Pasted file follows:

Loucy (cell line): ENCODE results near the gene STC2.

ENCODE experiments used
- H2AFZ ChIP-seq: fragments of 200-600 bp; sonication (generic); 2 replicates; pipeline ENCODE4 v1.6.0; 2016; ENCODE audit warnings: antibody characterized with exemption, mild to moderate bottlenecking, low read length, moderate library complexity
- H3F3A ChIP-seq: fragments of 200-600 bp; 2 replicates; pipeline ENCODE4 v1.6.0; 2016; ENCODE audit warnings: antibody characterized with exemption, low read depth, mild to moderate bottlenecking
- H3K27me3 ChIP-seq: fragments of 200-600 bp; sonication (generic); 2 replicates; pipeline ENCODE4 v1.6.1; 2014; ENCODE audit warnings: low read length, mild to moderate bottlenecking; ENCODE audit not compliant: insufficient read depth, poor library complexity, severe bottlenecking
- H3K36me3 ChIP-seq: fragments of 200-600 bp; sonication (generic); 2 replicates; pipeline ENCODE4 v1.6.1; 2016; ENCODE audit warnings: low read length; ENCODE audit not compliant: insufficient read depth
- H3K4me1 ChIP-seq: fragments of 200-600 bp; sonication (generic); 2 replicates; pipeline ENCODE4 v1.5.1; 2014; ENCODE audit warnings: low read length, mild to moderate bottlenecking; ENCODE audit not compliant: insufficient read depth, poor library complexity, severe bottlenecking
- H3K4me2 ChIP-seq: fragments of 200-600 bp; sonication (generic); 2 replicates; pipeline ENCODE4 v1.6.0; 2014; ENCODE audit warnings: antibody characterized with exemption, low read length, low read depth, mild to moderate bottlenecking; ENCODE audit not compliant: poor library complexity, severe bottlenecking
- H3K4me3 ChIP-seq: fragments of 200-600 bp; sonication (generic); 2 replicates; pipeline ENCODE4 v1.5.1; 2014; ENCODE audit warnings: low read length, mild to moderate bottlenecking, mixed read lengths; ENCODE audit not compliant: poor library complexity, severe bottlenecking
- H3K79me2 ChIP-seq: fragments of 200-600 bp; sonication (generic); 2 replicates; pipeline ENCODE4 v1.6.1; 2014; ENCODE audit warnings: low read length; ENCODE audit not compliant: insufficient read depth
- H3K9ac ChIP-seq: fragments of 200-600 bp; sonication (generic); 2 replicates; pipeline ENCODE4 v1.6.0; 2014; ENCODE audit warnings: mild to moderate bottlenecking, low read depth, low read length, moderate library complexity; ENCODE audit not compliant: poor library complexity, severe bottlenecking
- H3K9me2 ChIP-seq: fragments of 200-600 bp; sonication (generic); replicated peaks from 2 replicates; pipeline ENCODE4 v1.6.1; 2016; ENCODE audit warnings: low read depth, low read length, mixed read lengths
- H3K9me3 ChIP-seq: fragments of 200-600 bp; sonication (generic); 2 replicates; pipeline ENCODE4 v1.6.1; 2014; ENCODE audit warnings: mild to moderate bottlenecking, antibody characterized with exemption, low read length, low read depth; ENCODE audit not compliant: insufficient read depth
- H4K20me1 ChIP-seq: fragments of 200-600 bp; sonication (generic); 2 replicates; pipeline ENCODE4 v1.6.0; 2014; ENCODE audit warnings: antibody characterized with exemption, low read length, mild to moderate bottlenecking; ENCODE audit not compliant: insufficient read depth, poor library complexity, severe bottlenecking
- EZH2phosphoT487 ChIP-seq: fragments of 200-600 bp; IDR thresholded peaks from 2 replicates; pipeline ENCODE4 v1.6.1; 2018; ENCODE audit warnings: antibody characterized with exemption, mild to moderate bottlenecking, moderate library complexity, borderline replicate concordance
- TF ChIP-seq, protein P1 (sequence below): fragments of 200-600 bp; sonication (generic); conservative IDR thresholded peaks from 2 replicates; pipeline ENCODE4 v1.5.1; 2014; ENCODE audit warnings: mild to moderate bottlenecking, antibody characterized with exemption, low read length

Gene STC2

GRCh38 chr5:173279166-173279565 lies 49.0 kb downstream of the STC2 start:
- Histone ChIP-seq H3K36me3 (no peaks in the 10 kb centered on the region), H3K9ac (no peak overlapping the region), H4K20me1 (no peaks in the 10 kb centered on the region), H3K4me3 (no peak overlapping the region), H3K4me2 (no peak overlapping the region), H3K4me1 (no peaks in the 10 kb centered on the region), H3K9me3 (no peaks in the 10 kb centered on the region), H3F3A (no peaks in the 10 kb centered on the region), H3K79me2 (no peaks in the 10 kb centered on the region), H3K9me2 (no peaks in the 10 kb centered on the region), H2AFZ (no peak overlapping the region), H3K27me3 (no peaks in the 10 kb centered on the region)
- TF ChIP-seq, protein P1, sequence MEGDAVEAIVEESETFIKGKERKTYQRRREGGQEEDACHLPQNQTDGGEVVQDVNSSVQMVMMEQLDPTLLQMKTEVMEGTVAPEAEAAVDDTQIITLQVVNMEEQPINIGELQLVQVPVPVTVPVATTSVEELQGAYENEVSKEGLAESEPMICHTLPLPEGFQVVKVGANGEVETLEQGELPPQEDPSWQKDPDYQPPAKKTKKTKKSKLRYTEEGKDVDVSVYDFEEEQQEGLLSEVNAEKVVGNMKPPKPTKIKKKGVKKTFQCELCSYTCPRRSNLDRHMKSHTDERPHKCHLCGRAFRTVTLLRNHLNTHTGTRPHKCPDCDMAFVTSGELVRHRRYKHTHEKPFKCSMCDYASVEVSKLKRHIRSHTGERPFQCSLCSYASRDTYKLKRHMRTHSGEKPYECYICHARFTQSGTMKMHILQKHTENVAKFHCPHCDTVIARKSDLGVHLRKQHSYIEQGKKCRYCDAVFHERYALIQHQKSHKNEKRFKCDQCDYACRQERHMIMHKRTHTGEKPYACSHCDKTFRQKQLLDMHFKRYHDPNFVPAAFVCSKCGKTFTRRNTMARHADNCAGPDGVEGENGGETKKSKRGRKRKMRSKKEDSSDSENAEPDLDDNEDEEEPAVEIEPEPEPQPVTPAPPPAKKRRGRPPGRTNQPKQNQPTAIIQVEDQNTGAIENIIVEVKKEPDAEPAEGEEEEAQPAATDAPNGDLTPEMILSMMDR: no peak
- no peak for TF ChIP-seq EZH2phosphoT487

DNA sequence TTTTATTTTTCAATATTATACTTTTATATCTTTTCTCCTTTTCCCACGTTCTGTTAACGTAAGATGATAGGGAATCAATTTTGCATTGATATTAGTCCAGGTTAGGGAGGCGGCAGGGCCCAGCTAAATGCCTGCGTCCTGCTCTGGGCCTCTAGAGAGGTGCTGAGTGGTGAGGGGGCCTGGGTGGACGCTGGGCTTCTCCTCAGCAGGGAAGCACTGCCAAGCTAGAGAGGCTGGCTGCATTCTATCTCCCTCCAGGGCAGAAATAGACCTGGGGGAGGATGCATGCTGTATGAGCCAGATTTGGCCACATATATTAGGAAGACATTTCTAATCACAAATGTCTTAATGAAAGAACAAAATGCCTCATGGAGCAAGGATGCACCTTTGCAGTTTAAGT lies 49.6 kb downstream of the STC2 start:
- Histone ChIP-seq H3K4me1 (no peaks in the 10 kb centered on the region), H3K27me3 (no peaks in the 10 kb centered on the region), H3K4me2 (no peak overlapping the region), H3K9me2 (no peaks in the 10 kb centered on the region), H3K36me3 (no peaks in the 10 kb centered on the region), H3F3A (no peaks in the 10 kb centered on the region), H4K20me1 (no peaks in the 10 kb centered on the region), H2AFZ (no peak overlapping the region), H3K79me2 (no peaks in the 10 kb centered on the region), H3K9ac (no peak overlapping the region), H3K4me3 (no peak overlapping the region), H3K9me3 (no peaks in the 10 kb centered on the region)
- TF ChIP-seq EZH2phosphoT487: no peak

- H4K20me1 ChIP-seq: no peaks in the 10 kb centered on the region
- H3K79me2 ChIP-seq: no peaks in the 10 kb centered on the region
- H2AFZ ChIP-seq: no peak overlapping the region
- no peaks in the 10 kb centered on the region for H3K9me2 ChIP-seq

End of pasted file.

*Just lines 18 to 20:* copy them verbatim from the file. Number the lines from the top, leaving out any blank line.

GRCh38 chr5:173279166-173279565 lies 49.0 kb downstream of the STC2 start:
- Histone ChIP-seq H3K36me3 (no peaks in the 10 kb centered on the region), H3K9ac (no peak overlapping the region), H4K20me1 (no peaks in the 10 kb centered on the region), H3K4me3 (no peak overlapping the region), H3K4me2 (no peak overlapping the region), H3K4me1 (no peaks in the 10 kb centered on the region), H3K9me3 (no peaks in the 10 kb centered on the region), H3F3A (no peaks in the 10 kb centered on the region), H3K79me2 (no peaks in the 10 kb centered on the region), H3K9me2 (no peaks in the 10 kb centered on the region), H2AFZ (no peak overlapping the region), H3K27me3 (no peaks in the 10 kb centered on the region)
- TF ChIP-seq, protein P1, sequence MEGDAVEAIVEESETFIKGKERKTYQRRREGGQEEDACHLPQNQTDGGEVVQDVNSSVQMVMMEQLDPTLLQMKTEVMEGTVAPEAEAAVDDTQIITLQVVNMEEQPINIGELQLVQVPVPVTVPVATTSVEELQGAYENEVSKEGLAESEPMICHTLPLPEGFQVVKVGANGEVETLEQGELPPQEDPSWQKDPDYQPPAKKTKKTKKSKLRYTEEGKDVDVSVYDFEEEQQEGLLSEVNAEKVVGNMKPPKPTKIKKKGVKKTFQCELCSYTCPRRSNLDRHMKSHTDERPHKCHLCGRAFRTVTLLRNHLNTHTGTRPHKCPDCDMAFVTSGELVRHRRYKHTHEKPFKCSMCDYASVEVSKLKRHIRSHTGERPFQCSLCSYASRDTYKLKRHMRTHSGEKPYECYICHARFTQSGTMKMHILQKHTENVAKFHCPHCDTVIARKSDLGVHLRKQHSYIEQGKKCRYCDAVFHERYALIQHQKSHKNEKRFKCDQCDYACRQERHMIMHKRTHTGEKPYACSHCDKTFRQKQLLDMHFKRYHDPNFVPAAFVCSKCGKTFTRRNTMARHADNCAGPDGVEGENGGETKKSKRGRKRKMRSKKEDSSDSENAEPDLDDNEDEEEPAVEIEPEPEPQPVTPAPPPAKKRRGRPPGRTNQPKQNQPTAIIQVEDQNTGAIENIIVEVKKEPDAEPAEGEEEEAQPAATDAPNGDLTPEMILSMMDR: no peak